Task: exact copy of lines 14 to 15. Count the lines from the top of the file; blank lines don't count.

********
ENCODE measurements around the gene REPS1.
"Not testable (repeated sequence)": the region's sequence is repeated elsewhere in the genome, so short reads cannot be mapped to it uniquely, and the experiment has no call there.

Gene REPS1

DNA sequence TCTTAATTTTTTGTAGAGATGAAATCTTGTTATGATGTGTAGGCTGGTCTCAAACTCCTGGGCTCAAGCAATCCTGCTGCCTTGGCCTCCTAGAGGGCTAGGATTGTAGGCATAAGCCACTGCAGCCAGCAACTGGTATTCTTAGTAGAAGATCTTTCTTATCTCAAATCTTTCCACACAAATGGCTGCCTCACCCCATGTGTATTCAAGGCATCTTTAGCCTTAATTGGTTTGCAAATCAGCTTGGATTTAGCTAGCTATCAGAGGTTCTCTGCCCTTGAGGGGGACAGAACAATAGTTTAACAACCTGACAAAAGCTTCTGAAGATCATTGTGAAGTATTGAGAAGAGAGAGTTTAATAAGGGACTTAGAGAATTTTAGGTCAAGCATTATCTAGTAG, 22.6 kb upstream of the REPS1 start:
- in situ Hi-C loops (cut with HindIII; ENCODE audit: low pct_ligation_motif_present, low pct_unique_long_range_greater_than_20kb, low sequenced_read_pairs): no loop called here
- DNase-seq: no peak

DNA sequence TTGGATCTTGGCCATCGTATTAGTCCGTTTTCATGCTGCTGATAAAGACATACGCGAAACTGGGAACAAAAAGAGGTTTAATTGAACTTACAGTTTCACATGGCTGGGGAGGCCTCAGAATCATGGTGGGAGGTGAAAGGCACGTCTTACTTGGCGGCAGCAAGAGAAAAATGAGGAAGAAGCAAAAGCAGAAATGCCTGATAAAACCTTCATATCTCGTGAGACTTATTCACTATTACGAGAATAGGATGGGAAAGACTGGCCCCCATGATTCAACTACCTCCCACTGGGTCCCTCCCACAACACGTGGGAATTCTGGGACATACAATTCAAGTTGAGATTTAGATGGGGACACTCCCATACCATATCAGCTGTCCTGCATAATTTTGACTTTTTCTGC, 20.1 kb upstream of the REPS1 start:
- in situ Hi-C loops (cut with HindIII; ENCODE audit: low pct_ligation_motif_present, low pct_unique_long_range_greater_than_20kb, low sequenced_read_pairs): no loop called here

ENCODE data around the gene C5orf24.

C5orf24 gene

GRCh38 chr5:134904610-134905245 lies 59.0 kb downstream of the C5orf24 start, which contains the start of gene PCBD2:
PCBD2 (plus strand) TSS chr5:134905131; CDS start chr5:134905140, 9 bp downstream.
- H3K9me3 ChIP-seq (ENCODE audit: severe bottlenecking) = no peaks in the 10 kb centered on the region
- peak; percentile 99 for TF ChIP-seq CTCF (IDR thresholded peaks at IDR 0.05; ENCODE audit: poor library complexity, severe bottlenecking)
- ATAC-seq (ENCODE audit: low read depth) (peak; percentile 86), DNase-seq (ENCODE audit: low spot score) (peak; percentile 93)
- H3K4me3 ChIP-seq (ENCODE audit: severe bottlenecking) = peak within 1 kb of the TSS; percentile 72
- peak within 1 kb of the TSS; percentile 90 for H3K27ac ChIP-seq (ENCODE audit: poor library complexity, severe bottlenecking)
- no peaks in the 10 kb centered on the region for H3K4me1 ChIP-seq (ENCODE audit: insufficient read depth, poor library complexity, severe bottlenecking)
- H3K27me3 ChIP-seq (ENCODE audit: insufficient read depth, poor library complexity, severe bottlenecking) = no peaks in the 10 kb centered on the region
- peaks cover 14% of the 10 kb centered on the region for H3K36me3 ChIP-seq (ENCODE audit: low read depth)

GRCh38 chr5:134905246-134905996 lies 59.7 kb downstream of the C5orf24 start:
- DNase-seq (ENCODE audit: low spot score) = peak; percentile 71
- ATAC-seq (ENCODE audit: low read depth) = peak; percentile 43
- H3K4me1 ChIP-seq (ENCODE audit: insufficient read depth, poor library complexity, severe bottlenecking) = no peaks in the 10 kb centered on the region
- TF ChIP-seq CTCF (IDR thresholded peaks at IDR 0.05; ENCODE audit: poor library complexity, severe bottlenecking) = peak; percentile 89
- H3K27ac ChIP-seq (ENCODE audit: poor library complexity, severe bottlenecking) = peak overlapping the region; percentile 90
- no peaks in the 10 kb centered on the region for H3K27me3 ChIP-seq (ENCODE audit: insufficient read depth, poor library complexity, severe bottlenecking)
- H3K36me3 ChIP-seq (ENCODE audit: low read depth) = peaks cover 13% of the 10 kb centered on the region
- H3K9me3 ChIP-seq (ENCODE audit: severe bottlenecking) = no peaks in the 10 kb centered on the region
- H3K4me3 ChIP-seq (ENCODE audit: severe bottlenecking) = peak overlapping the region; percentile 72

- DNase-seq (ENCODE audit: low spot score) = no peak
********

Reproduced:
- peak; percentile 99 for TF ChIP-seq CTCF (IDR thresholded peaks at IDR 0.05; ENCODE audit: poor library complexity, severe bottlenecking)
- ATAC-seq (ENCODE audit: low read depth) (peak; percentile 86), DNase-seq (ENCODE audit: low spot score) (peak; percentile 93)